4. Stay calm- The dog can sense your concerned and guilty feelings as you’re getting ready to leave. When you’re calm and confident and project the energy that everything will be okay, the dog’s anxiousness will decrease.

Is Your Dog Still Suffering?

If these steps don’t help your dog’s separation anxiety, ask your veterinarian to consider medical problems that may be contributing to the behaviors, such as incontinence or a medication that causes frequent urination. If behavior problems persist, a certified applied animal behaviorist or certified professional dog trainer may be able to help the dog with more complex counter-conditioning or desensitization.

Antidepressants or anti-anxiety medications can be prescribed too, but for best results, these drugs should be used along with a training plan to help the dog learn how to handle being left alone. Consider leaving your dog with a friend or family member, taking him to a doggie daycare or even taking your dog to work with you, if you can, while you help your dog cope with anxiety in the short term.

Will Crate Training Help Separation Anxiety?

Some dogs respond well to crate training because they learn their crate is a safe place to go. But for others, it can cause added stress and anxiety. Owners can observe the dog when he’s left in the crate while you are home. If he is panting heavily, trying to escape or persistently barking/howling, you may consider confining your dog to one room behind a baby gate instead. Leaving busy toys for distraction, or clothes you’ve recently worn as a scent cue can help your dog too.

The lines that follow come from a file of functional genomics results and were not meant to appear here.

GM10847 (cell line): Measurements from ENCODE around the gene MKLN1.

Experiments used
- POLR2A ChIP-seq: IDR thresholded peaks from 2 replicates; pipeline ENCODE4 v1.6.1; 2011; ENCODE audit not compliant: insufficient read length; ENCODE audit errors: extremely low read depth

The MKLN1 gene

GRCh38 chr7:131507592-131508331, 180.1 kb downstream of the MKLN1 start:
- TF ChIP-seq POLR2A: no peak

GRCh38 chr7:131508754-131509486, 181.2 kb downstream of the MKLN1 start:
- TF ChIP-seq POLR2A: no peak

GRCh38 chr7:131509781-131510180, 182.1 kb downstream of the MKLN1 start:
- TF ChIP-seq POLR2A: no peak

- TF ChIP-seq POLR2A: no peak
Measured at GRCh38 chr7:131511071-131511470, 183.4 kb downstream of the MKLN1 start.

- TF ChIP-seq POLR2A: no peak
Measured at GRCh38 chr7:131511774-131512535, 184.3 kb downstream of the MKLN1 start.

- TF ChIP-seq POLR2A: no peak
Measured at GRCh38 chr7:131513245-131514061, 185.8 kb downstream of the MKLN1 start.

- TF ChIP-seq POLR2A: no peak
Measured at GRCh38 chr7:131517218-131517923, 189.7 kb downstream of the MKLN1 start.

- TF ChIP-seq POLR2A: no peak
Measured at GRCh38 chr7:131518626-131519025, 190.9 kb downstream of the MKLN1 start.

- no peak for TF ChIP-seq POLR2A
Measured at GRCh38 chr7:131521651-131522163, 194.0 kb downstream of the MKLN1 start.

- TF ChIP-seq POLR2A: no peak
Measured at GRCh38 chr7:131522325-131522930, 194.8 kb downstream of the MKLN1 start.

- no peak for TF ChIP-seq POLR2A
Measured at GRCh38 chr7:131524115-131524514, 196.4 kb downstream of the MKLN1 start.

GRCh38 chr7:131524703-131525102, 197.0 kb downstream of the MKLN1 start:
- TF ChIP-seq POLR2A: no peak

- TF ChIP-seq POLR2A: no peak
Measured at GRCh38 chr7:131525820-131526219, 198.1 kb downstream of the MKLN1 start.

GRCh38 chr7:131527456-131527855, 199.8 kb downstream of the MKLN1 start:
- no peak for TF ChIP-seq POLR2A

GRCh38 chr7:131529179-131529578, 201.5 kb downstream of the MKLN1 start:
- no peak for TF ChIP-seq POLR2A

Remember …

Treatment can be a gradual process. As you work with your dog through the separation anxiety, it’s important to remember you should not scold or punish your dog. Anxious behaviors are a distress response, and not a result of disobedience. If you punish him, he may become more upset and the problem could worsen.

 

Does your pet suffer from Separation Anxiety, and you feel like you’ve tried everything?

Schedule a Behavior Consultation appointment with our very own Dr. Annika Benedetto! She loves helping families with pets that have challenges. Dr. Benedetto can asses your pet and their environment to provide your family with a training protocol aimed to reduce stress for the whole household.

Sources:

ASPCA – Separation Anxiety

PetMD – Behavioral Conditions: Separation Anxiety

Humane Society- Does your dog freak out when you leave?

AKC – Expert Advice: Training – Separation Anxiety